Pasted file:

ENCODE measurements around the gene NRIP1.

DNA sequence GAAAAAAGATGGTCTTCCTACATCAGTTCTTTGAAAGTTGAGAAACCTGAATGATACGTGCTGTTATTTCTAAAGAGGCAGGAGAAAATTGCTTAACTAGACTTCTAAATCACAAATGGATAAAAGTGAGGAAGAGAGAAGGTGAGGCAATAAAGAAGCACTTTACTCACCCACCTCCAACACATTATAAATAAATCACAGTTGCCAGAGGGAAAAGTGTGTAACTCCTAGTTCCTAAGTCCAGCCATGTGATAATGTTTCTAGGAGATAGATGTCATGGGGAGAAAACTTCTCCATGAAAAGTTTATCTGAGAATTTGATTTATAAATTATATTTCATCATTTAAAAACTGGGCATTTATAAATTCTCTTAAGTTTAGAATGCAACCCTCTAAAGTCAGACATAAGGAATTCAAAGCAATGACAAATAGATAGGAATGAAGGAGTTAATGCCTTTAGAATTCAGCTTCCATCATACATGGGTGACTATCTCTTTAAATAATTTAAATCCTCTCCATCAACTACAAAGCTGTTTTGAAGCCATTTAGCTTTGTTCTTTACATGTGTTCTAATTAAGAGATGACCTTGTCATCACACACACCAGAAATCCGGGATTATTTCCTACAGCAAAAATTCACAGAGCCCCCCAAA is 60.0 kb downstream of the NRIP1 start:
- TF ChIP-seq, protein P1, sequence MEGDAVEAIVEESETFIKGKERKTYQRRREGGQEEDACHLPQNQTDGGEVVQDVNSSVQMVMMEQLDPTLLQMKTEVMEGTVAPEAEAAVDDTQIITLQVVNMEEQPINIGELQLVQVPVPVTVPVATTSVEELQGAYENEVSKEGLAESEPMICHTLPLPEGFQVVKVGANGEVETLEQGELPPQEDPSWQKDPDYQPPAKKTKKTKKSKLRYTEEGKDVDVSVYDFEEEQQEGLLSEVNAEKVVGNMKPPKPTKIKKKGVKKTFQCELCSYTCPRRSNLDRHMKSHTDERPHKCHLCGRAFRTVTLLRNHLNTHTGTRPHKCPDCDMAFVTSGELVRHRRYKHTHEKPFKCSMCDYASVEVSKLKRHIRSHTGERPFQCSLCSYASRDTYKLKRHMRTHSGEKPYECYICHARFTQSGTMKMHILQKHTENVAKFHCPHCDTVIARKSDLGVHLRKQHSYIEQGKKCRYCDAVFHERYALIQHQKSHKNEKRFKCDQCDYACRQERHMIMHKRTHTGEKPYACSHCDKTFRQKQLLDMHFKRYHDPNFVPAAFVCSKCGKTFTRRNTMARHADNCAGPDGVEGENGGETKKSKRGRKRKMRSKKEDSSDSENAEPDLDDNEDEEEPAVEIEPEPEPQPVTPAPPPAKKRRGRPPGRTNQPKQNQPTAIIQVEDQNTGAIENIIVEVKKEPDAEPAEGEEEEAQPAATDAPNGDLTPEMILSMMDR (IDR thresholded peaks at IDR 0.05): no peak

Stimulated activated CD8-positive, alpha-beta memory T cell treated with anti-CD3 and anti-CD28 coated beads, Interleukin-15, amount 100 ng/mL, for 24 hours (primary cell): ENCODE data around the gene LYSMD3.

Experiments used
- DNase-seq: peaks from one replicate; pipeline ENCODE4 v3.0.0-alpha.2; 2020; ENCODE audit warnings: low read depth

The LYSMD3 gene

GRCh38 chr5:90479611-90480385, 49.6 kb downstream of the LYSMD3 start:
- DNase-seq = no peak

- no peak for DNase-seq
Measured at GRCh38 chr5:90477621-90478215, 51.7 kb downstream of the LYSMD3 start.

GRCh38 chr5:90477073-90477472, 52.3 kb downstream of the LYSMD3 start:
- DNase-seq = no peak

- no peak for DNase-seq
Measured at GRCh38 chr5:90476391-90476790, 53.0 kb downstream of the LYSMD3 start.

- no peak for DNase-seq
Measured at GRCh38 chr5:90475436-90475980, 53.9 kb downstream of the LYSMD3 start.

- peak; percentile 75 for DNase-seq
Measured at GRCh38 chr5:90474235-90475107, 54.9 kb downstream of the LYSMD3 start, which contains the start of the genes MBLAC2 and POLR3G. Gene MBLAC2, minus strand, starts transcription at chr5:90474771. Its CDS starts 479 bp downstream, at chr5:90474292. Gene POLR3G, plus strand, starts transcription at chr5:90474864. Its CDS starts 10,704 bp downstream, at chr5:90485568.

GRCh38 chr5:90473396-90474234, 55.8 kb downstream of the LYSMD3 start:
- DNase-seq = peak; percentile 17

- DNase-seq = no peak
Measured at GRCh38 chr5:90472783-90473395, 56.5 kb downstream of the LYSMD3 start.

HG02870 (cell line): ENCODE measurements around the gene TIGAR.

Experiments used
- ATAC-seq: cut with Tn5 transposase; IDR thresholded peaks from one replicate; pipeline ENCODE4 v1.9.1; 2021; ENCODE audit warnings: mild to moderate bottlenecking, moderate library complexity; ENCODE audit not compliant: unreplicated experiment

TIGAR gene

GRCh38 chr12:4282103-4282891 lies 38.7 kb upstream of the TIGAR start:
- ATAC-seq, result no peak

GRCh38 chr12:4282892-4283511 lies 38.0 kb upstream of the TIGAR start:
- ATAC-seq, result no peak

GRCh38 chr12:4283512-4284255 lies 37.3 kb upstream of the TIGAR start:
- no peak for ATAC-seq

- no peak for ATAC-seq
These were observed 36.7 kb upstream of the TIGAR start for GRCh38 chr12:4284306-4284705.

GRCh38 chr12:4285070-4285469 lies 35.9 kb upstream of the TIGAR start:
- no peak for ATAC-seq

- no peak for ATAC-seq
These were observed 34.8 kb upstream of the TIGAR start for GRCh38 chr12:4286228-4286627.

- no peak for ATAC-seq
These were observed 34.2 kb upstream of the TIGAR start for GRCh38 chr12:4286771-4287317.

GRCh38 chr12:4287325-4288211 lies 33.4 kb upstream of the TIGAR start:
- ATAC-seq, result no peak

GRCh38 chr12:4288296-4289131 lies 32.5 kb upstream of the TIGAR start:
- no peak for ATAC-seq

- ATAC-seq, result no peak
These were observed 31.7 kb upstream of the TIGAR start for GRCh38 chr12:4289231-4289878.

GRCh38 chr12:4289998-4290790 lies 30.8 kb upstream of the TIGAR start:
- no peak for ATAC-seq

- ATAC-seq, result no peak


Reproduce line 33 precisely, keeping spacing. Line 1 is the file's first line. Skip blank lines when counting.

- no peak for ATAC-seq